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The Landscape of London

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The Landscape of London Both The Strange Case of Dr. Jekyll and Mr. Hyde and The Picture of Dorian Gray deal with the notion of duality - Dr. Jekyll is the respectable doctor whose alter-ego is the dark and animalistic Mr. Hyde, and Dorian Gray is a beautiful young man whose portrait becomes aged and decayed through his immorality and corruption. The notion of duality is also evident in both novels' treatment of London as a city that is fragmented socially and geographically. In The Strange Case of Dr. Jekyll and Mr. Hyde and The Picture of Dorian Gray, London is depicted in a manner that reflects the dual nature of the principal characters. At first glance, it would appear as if Dr. Jekyll and Mr. Hyde were two distinctly different individuals. They also reside in two separate, contrasting parts of London that appear to reinforce their character traits and the binary opposition between the two personas. The respectable Dr. Jekyll is a "well-made, smoothed face man of fifty" (44) who lives in a house that "wore a great air of wealth and comfort" (42) in a middle-class, West End neighborhood. In contrast, the atavistic Mr. ...read more.


the address indicated, the fog lifted a little and showed him a dingy street, a gin palace, a low French eating house, a shop for the retail of penny numbers and twopenny salads, many ragged children huddled in the doorways, and many women of many different nationalities passing out, key in hand, to have a morning glass; and the next moment the fog settled down again upon that part, as brown as umber, and cut him off from his blackguardly surroundings. (48) The "dingy street", "gin palace", "women of many different nationalities", and the "many ragged children huddled in the doorways" are visual details that are suggestive of a slum on the East End. However, as Joyce points out, Soho is a less respectable area located in the West End (165), a shadowy space that reflects the moral ambiguity of the principal character. Moreover, Soho is the heart of the city and is surrounded by the fashionable districts of Mayfair, Pall Mall, and the Strand (Joyce 166), which is symbolic of Mr. Hyde's residence within Dr. Jekyll. Like the respectable fa´┐Żade of Dr. Jekyll, the civilized and modern exterior of London hides a flawed and potentially dangerous inner core. ...read more.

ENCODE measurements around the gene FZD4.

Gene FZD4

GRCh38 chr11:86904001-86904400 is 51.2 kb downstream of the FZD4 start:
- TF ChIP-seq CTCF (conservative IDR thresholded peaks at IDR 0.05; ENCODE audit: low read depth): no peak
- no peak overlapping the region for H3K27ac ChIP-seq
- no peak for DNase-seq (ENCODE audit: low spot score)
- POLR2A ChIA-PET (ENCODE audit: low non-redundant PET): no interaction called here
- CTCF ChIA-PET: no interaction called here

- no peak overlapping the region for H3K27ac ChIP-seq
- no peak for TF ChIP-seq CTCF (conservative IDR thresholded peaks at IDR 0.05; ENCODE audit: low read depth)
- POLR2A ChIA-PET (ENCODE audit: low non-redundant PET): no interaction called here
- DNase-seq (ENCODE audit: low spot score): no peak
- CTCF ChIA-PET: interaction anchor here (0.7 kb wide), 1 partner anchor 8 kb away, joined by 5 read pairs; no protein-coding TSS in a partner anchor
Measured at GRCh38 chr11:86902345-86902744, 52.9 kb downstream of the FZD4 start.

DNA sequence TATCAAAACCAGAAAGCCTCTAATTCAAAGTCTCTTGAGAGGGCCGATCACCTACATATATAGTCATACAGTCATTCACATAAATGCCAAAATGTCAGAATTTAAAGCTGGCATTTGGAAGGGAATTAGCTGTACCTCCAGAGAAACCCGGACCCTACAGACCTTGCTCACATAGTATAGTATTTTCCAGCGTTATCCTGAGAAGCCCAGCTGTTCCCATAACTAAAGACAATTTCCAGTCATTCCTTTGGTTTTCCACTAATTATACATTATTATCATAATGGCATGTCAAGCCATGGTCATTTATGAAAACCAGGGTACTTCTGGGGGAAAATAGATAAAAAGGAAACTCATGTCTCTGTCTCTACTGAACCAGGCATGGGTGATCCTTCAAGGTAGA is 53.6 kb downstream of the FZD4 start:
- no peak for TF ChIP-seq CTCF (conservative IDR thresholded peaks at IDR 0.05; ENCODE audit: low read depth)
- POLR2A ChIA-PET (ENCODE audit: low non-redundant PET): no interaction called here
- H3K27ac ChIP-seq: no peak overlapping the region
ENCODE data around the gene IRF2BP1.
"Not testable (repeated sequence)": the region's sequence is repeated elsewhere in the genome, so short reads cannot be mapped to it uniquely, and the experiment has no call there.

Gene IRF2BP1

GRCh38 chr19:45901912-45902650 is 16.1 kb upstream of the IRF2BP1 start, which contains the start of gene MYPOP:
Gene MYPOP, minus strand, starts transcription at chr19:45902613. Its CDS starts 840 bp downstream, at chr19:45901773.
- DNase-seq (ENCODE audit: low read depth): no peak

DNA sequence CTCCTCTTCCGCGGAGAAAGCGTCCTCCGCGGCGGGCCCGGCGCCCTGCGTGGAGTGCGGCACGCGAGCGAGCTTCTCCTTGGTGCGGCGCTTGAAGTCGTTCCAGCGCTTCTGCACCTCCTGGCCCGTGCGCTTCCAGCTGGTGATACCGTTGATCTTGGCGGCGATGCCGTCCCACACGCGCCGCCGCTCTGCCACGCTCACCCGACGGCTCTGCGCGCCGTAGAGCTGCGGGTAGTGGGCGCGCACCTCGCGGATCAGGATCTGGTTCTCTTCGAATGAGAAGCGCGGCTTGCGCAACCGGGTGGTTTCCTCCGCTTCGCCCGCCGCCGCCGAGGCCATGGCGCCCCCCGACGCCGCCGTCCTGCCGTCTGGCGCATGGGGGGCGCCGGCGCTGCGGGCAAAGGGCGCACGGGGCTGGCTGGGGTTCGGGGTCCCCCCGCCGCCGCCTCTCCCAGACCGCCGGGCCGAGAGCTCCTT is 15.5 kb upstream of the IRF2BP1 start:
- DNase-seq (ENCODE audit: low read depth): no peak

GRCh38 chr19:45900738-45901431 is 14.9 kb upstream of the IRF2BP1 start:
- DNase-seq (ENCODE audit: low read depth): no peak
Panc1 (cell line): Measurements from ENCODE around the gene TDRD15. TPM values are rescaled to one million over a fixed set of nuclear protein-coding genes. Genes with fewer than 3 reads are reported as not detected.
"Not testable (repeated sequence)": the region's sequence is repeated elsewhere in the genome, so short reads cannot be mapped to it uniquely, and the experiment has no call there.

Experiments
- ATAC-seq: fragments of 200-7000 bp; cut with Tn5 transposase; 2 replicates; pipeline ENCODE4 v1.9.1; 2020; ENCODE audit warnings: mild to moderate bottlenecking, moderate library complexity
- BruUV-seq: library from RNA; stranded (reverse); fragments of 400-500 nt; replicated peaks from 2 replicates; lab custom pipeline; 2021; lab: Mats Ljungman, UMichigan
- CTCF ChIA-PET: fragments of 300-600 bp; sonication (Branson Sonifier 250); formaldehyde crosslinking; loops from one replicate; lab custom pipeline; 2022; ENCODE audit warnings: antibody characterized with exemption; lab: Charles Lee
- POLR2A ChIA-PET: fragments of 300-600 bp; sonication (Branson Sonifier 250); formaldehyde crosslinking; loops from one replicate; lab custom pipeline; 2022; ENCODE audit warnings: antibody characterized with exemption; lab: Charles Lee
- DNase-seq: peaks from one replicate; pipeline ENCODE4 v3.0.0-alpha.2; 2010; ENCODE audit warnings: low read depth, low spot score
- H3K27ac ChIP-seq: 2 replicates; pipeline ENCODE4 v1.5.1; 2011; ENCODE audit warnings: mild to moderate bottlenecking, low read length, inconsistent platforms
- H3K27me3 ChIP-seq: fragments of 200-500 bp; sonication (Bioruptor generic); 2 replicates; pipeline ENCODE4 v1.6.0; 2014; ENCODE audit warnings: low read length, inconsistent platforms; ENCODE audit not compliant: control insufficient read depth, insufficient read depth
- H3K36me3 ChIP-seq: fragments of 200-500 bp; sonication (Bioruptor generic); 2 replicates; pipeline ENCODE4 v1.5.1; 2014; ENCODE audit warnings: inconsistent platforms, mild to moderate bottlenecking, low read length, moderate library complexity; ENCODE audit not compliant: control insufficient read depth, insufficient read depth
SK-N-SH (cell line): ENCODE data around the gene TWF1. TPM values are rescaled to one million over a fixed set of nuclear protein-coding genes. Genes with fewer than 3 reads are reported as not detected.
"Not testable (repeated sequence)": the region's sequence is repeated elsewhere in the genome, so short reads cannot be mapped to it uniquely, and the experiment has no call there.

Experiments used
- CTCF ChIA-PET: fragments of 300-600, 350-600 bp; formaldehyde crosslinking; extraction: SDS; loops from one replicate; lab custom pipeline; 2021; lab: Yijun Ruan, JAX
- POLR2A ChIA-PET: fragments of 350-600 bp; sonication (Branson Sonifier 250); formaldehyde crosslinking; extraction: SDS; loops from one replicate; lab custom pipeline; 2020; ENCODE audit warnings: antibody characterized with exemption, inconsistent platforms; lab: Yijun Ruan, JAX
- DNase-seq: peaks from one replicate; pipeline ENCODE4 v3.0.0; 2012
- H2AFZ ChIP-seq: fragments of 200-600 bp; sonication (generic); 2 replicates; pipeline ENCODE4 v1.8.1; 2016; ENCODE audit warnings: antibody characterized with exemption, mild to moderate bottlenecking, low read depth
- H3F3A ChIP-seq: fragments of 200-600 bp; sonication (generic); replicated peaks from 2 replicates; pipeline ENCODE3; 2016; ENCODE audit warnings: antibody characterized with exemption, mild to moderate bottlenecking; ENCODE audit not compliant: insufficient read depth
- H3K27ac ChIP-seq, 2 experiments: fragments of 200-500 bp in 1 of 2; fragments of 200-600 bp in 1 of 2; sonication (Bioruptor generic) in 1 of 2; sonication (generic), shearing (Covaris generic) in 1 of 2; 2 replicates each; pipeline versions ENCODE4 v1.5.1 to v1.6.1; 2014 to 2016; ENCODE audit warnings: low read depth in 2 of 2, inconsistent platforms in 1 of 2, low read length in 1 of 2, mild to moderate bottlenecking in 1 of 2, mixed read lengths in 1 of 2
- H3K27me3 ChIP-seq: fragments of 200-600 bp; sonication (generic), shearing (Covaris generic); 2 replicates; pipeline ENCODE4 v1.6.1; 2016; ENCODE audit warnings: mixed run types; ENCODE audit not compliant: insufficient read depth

and documented their forays into the poorer districts. While these studies may have originally been undertaken to increase public awareness about poverty, they became increasingly sensational, and served as popular forms of entertainment (Jenks 89-97). Both novels depict London as a pleasant and well-kept city as well as a dismal, gothic landscape. The treatment of the city as a dual entity reinforces the thematic duality of both novels. In The Strange Case of Dr. Jekyll and Mr. Hyde, the city is depicted in a manner that reflects the dual nature of Dr. Jekyll. Moreover, the use of descriptions that evoke fears about the degenerate poor to emphasize the otherness of the seedy neighborhood of Soho in relation to the respectable middle-class neighborhoods of the principal characters creates suspense, and subsequently horror as the differences are collapsed. In The Picture of Dorian Gray, the disturbing disconnect between Dorian's beautiful external appearance and the hideousness of his soul is matched by the stark contrasts between East and West London. Like Dr. Jekyll and Dorian Gray, London embodies a dual nature. London is a beacon of civilization, and the dazzling, cosmopolitan heart of the British Empire. Yet, it is also known for its horrible slums, and harbors a dark and sinister underworld. ...read more.

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